Philippine president tells troops not to fear civilian deaths
Philippine President Rodrigo Duterte has assured troops that he will protect them from any legal action if they accidentally kill civilians while battling militants who have besieged a southern city.
Mr Duterte ordered the army to destroy the militants aligned with the Islamic State group who attacked Marawi on May 23, sparking fighting that has left more than 400 combatants and civilians dead.
On Wednesday, retrieval teams recovered 17 more bodies believed to be those of villagers killed by the militants in an area of Marawi that has returned to government control.
Mr Duterte said in a televised speech that troops do not intend to kill civilians, but they should "not hesitate to engage just because there are civilians".
"It is the duty of the civilians to flee or seek cover," he said.
He assured the troops that he would fight to keep them out of prison for accidental deaths.
"We will face charges, sometimes massacre, you know a bullet hits through and through, one squeeze of the Armalite, it bursts out about three, four.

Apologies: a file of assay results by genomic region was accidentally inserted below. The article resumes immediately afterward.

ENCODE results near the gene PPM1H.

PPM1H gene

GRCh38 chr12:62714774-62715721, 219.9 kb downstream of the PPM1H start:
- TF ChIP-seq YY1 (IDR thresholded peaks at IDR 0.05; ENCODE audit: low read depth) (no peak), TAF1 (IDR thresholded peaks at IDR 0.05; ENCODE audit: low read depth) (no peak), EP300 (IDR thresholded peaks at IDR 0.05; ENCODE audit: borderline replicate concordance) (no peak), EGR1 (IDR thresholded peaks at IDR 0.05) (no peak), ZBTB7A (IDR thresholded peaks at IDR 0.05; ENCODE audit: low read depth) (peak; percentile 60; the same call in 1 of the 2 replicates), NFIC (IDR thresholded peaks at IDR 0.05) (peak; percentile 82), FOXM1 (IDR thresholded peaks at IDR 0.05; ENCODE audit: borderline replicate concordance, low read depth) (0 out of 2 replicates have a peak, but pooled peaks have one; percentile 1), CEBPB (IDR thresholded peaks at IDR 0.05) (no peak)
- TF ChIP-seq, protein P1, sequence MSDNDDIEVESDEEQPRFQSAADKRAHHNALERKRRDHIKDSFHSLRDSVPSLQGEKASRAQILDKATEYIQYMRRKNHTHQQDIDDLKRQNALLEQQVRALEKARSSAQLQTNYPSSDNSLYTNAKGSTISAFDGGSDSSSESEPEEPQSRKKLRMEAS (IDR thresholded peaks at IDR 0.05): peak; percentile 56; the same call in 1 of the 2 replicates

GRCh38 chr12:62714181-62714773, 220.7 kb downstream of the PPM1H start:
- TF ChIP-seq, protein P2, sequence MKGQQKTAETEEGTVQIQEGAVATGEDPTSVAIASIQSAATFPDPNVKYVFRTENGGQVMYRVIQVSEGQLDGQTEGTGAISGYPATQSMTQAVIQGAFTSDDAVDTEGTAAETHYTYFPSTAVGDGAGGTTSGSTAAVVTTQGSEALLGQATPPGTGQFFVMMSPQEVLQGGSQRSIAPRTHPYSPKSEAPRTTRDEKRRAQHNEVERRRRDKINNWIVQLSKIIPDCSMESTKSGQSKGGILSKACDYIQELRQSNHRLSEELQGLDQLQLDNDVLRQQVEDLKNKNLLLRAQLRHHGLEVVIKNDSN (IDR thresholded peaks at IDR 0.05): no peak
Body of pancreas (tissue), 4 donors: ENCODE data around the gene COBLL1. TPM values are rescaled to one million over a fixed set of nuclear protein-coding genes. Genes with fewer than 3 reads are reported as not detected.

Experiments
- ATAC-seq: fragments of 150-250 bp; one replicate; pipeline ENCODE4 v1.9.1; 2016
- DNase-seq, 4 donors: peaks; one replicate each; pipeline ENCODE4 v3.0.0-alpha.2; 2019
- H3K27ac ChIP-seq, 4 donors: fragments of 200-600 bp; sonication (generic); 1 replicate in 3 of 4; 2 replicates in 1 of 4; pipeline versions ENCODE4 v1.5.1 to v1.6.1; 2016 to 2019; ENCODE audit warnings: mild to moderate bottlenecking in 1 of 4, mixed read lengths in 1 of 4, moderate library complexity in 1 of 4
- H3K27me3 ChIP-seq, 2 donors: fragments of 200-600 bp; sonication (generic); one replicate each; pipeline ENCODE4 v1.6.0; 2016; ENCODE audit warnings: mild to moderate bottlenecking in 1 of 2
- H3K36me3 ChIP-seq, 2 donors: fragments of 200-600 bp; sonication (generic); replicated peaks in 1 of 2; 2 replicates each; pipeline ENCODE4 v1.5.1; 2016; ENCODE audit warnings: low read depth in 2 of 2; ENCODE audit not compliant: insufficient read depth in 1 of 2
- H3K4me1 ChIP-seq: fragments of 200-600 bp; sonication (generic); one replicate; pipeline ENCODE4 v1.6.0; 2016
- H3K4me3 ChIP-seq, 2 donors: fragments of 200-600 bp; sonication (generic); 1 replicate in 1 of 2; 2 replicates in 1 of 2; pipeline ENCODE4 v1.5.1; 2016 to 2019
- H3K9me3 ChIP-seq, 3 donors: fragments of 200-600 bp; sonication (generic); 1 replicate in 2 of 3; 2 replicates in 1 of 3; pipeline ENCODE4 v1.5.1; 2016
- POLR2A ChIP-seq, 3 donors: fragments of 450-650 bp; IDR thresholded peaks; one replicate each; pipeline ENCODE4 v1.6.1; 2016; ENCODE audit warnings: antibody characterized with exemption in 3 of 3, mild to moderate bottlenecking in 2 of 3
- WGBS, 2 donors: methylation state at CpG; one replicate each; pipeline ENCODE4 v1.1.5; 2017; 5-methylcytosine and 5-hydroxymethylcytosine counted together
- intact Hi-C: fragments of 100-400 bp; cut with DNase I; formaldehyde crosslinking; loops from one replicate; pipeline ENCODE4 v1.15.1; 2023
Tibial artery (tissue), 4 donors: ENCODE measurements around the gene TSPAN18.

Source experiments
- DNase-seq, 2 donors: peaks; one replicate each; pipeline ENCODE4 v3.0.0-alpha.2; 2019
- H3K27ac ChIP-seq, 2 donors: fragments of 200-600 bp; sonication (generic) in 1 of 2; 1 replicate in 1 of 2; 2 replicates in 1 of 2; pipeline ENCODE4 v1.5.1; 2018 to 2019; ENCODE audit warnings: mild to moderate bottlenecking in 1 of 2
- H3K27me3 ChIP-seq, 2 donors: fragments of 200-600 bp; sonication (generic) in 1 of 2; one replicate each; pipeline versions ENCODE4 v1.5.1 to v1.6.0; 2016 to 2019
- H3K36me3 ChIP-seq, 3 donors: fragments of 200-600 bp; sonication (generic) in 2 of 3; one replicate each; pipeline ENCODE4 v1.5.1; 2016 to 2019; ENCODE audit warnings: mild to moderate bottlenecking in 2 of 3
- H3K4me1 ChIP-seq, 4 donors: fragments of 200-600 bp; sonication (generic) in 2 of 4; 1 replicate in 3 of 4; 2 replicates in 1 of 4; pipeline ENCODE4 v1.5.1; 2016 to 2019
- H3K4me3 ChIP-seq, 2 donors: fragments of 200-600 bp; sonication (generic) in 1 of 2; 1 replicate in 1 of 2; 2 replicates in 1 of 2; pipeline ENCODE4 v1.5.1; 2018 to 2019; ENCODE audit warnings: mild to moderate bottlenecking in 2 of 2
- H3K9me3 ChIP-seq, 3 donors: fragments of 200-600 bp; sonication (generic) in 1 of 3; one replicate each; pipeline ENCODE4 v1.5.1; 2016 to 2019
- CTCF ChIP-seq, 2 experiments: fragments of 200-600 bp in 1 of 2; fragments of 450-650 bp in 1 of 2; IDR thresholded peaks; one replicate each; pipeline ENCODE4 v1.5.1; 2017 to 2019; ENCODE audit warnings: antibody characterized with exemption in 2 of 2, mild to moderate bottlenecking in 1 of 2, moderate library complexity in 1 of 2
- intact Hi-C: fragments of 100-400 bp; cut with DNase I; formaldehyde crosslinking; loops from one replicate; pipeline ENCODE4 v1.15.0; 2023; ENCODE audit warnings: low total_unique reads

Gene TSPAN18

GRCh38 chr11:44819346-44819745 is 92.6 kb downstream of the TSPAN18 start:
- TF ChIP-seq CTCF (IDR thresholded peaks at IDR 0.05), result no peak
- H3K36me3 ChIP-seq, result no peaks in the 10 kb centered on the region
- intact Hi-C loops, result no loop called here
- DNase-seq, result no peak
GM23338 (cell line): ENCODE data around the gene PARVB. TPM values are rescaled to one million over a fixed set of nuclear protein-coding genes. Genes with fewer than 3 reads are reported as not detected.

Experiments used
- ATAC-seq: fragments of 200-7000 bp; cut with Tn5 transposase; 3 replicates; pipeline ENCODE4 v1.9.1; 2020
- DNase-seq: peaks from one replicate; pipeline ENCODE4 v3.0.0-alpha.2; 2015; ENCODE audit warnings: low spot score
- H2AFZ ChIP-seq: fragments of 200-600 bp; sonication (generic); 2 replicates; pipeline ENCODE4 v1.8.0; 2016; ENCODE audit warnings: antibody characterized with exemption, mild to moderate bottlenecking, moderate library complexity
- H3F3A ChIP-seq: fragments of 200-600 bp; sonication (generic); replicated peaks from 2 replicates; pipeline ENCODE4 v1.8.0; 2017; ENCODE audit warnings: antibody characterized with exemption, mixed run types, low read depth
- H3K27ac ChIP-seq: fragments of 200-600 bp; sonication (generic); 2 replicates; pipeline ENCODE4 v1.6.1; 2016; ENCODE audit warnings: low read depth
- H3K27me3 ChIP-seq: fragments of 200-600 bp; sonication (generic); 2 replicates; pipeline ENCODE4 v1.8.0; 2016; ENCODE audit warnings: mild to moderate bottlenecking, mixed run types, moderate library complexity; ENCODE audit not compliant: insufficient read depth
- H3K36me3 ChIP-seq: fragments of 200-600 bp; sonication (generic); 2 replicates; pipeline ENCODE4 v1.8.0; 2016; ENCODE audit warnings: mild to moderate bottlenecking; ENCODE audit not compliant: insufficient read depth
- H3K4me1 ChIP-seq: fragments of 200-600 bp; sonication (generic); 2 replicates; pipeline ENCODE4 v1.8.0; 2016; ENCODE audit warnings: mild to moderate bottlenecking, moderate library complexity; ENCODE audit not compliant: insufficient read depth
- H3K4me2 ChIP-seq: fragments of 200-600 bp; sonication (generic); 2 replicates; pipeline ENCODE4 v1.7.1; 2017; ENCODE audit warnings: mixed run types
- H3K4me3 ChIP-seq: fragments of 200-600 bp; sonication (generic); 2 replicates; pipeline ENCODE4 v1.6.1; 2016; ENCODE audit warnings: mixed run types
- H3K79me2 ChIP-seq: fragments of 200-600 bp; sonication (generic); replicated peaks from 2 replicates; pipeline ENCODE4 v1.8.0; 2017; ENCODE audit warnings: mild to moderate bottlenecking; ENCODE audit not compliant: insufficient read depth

"Keep on pressing it," Mr Duterte said.
He declared martial law in the southern Philippines to deal with the Marawi crisis, in which hundreds of militants stormed into the predominantly Muslim city, occupied buildings, took a Roman Catholic priest and others hostage and hoisted IS-style black flags.
He warned that if militants gathered elsewhere, he would consider taking more emergency steps, including empowering law enforcers to make warrantless arrests.
"And my orders to you, if he carries a gun, he is not a soldier, he is not a policeman, just kill him.
"That is my order, because they will kill us," Mr Duterte told the troops.
Such remarks have alarmed human rights groups, which have already expressed concern over the killings of thousands of suspected drug dealers and users under a crackdown on illegal drugs that Mr Duterte launched after taking office last June.
US-based Human Rights Watch described Mr Duterte's first year in power as a "human rights calamity".
"President Duterte took office promising to protect human rights, but has instead spent his first year in office as a boisterous instigator for an unlawful killing campaign," Phelim Kine, the group's deputy Asia director, said in a statement.
Mr Duterte has denied condoning extrajudicial killings but has openly threatened drug and terrorism suspects with death.
If the 17 bodies discovered in Marawi on Wednesday turn out to be those of villagers killed in the conflict, it would bring the number of civilian deaths to 44 and the overall death toll to more than 400.
At least 299 militants and 71 soldiers and police have been killed in the violence.
Mr Duterte apologised to troops for the military casualties and said he was sad each night as he reads a report about Marawi and learns "how many soldiers I have lost for the day".
"I really wallow in sorrow, because I'm the one who ordered you to go there and fight, that is the moral burden that I carry all day and all night," he said.